Tick tock: Have you started saving for your child’s education?
Every parent has heard the same words when they welcome their tiny bundles of joy into their lives. It goes by fast.
Of all the parenting advice I have ever received, this by far is the most relevant and the most accurate. There are days early on, when you are sleep deprived and you feel like the clock is going backwards. But once you (they) reach a certain level of independence, it is like you blink your eyes and zoom- you’ve moved from toddler to teen in what feels like an instant.
When you realize how quickly that time flies and translate that into a timeline to save for your child’s education, well- you better get moving!
What to do with savings?
You are free to save however you’d like for your child’s education, of course, but there are options that are tax-friendly, and get you a little boost from government dollars: The RESP (Registered Education Savings Plan).
What is an RESP?
You are likely aware of the RRSP (Registered Retirement Savings Plan), but the government also offers a tax-sheltered plan to help you sock money away for your child’s post-secondary education:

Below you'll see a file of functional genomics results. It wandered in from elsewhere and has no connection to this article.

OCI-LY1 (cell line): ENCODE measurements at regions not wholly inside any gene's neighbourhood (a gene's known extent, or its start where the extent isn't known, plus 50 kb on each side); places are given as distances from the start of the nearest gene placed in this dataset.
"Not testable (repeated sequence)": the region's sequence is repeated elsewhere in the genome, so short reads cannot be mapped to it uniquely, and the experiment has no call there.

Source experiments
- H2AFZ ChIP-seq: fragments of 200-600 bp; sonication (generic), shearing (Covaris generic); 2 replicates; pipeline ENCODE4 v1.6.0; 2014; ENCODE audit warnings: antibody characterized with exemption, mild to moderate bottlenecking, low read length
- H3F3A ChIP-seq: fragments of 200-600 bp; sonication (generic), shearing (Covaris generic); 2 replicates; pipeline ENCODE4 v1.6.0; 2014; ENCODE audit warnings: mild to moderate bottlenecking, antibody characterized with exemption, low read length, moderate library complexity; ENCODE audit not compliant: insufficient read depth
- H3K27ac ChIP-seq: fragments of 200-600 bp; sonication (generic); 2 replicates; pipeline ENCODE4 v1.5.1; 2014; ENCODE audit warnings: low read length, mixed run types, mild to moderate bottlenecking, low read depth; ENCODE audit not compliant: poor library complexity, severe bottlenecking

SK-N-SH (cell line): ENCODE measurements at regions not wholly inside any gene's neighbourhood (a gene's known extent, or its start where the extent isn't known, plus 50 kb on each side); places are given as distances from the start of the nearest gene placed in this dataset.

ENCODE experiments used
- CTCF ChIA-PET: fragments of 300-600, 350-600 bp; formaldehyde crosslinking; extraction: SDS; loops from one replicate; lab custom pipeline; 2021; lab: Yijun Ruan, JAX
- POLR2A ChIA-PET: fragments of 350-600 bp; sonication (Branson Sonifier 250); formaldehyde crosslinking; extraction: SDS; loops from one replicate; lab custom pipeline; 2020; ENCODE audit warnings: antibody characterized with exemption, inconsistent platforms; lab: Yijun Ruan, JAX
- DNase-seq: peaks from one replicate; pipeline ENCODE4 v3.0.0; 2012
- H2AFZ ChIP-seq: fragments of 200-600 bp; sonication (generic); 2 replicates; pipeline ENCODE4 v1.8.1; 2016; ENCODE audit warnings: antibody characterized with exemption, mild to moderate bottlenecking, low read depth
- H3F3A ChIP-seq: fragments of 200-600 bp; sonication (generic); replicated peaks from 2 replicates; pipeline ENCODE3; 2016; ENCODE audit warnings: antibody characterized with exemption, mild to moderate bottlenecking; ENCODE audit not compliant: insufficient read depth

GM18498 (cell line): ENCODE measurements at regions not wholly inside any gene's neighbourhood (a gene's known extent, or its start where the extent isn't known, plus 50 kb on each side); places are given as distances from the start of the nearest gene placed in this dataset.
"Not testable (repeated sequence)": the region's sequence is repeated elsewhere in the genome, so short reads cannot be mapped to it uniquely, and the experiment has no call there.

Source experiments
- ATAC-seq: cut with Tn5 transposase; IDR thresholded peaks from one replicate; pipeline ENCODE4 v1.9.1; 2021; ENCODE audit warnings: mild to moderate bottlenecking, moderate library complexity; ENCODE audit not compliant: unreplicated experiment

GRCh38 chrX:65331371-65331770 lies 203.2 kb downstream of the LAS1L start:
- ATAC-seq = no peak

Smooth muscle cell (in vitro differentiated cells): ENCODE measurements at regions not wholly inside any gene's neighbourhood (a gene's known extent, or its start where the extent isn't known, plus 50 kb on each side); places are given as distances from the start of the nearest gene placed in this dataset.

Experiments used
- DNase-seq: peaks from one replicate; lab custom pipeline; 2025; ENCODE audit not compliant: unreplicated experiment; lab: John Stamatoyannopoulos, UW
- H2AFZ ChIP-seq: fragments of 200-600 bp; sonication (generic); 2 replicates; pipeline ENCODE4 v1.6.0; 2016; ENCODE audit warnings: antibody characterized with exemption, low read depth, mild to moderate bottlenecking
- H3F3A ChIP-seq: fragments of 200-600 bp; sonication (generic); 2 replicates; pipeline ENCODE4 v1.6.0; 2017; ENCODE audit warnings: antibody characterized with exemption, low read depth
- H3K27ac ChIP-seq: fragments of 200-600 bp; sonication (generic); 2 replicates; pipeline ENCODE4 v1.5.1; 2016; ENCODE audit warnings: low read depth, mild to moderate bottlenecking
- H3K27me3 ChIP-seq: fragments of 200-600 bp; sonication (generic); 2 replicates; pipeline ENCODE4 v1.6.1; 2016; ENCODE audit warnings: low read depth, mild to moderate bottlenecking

How does it work?
A subscriber (you or whomever opens up a plan) on behalf of a beneficiary. The beneficiary is most often your child, but can also be your grandchildren, niece, nephew or even a family friend.
Like an RRSP, an RESP can hold a variety of investments, and also like an RRSP, income is pulled out when in a lower tax bracket (your child is receiving the income as a student and is in a low tax bracket).
In order to get an RESP, the child needs to have a SIN number.
After high school, the child (beneficiary) withdraws money from the RESP to pay for education at an apprenticeship program, CEGEP, trade school, college or university.
What’s in it for me?
The appeal of this is that contributions are matched by the government through the CESG (Canadian Education Savings Grant) – which essentially matches 20 cents on every dollar you contribute, up to a maximum of $500 on an annual contribution of $2,500. There are options to carry forward, as well as for potentially larger CESG contributions, depending on family income. This grant continues until the child turns 17.